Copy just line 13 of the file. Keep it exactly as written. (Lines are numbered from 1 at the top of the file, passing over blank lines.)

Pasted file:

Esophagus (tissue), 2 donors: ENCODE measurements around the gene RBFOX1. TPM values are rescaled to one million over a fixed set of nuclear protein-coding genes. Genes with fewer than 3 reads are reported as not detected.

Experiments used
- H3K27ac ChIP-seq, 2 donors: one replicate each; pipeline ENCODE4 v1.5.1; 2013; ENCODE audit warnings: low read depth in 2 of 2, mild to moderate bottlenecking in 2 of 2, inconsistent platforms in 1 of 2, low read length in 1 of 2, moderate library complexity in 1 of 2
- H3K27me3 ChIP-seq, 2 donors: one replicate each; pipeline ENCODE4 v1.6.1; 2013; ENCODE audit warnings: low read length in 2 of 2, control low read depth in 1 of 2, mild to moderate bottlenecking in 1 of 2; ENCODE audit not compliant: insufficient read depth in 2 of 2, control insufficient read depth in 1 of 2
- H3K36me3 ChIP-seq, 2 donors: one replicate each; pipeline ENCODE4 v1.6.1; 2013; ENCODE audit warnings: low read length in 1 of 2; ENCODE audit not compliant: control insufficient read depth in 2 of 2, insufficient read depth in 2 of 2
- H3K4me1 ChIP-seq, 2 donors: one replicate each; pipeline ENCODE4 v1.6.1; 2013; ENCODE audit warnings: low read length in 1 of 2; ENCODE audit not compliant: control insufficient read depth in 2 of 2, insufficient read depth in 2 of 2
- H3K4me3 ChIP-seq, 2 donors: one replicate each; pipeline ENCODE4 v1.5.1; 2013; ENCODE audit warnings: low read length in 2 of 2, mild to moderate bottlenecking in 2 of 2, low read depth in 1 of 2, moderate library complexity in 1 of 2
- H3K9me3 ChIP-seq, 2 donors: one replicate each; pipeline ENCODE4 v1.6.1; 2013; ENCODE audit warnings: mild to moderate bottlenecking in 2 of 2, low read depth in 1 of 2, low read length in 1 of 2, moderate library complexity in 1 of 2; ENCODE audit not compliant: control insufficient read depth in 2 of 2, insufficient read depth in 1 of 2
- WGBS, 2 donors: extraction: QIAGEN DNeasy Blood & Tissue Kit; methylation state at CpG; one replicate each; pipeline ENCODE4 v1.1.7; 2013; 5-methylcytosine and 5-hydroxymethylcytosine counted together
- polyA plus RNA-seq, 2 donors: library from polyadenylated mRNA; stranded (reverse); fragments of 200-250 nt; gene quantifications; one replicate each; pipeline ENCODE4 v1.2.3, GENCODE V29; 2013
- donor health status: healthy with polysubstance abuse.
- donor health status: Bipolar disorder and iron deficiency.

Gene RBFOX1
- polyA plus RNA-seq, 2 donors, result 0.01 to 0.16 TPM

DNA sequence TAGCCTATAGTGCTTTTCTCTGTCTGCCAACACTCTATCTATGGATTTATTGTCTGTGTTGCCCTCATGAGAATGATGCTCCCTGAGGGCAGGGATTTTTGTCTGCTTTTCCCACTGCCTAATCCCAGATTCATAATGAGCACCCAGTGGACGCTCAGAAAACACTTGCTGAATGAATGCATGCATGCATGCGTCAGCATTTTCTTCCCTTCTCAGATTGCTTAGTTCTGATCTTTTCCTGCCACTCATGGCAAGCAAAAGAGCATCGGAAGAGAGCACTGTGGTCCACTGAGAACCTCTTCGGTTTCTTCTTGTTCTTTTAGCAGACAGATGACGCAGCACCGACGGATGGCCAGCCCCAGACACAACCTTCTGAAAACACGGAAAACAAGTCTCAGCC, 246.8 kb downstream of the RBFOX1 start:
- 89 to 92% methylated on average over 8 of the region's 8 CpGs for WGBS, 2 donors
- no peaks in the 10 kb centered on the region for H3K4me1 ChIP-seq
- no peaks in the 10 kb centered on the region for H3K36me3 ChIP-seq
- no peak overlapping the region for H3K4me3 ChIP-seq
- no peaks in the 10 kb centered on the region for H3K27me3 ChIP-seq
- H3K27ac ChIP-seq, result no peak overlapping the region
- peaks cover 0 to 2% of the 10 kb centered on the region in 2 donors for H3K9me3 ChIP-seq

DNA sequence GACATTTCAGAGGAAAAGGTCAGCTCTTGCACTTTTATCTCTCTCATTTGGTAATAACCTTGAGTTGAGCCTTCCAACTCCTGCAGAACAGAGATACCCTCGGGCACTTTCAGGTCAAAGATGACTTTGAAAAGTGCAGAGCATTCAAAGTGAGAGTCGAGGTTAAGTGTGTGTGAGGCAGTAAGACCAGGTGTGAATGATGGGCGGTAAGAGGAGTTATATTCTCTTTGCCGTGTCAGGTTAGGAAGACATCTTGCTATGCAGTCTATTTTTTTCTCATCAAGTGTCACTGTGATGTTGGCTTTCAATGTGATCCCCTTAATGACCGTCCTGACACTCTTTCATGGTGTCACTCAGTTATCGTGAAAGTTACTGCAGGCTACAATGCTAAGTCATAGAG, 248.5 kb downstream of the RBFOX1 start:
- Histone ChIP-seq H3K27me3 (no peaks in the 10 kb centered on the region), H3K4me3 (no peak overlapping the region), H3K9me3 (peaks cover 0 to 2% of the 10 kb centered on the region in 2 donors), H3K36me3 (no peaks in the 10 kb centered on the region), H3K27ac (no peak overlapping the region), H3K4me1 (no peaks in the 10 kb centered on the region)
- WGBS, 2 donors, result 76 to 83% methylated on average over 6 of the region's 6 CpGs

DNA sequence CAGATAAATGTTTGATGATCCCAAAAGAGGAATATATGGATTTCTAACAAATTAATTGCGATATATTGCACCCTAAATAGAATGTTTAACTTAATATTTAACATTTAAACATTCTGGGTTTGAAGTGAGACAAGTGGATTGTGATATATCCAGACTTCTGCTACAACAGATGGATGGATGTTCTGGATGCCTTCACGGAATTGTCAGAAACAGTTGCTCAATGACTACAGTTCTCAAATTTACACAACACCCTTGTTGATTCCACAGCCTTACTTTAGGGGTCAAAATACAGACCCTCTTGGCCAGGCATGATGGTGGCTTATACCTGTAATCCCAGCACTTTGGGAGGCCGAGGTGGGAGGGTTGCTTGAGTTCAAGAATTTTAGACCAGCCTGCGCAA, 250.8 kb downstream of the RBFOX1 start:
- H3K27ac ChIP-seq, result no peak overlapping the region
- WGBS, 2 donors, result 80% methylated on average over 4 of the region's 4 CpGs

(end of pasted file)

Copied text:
Gene RBFOX1